Saturday, March 9, 2019

Wilco, "Shot In The Arm"

I heard today is the 20th anniversary of the release of Wilco's Summerteeth. This news, of course, has me feeling like I am getting too damn old. It came out when I was living in Chicago and Wilco was playing local shows all the time. I still like to think of my Chicago days as my recent past, but they are actually now a long, long time ago.

That album shocked me when I first heard it because I had been there for Wilco's beginning when it was the lesser of the offshoots of alt-country pioneers Uncle Tupelo. The band's second album, the masterful Being There, rocked out more and showed greater maturity, but it was still grounded in roots music. None of that could prepare me for Summerteeth, which completely eschewed any country vibes, as well as the easy-going humor of songs like "Casino Queen" and "Monday." Songs like "She's a Jar" and "Via Chicago" are some real dark night of the soul stuff.

It took a little bit for this album to sink its teeth into me, but "Shot In The Arm" was the song that did the trick. It has one of the great first lines of all time, "The ashtray says you were up all night." That one line tells a story, and it isn't a pleasant one.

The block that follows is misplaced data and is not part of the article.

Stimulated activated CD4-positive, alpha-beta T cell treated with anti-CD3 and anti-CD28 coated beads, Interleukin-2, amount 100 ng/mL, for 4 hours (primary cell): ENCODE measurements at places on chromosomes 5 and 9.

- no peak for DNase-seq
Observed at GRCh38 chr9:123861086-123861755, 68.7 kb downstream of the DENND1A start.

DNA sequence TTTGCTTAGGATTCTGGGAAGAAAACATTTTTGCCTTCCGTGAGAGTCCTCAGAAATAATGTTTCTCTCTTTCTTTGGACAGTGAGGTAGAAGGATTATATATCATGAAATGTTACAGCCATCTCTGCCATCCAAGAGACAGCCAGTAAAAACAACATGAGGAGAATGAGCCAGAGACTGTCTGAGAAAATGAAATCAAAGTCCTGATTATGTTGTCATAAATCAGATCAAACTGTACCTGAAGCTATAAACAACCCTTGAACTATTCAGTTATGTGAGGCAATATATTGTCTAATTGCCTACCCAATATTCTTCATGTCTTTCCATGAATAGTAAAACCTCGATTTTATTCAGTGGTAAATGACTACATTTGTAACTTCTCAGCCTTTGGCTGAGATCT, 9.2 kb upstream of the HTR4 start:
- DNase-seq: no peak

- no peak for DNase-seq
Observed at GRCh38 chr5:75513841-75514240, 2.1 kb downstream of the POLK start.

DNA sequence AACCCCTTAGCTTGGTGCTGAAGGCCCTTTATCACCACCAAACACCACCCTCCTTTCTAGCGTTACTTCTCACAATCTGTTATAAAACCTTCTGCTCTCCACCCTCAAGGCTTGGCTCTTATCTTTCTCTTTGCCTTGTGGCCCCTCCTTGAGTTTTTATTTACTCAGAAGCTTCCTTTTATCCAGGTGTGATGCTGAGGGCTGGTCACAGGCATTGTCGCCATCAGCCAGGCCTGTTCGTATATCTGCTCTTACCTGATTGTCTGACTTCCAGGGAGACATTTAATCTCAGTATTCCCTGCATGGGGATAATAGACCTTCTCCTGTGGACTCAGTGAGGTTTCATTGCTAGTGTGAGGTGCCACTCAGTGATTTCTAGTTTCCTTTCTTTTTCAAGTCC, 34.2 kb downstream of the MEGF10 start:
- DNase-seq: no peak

It references lost love, depression, feelings of failure, and drug addiction ("Something in my veins/bloodier than blood.") Despite those themes it is uptempo and driving, like the manic side of a bipolar episode. It's song of someone who feels shot up and beaten down by life trying to maintain a sliver of hope about the future. "Maybe all I need is a shot in the arm"is an attempt at optimism in the face of crushing depression. I listened to this song a lot during a two-year period in graduate school where I frequently had bouts of severe depression. (Which I stupidly let go untreated.) I found the song reassuring, because there was someone out there feeling what I was feeling.

The song is also a little meta, with the repeated line "What you were once isn't what you want to be any more." This seems to be a comment on Wilco itself and the new music it was making. There is a kind of desperation on this song that perhaps speaks to Jeff Tweedy's need to break free from the limited musical palate he had found himself using. The band's next album, Yankee Hotel Foxtrot, would complete the process.

Above all, Summerteeth was Jay Bennett's showcase, more than any other Wilco album. "Shot in the Arm" is driven by keyboards and has the eerie synth and mellotron sounds that Bennett added to these tracks like a studio mad scientist. They make this rather catchy song considerably weirder, while adding to the emotional feeling of coming unhinged imparted by the song's lyrics.

Bennett was the friend of a friend, and I even got to have dinner with him once at my friend's house. I could tell from our meeting that Jay might have been the kind of person who was hard to work with, but he was also friendly, funny, generous, and full of creative energy. I can't listen to this song or the album it comes from without thinking about his untimely death, or that short time I got to spend in his presence. Wilco might be synonymous with Tweedy, but it would never have been able to reach its highest creative heights without the shot in the arm it got from Jay Bennett.

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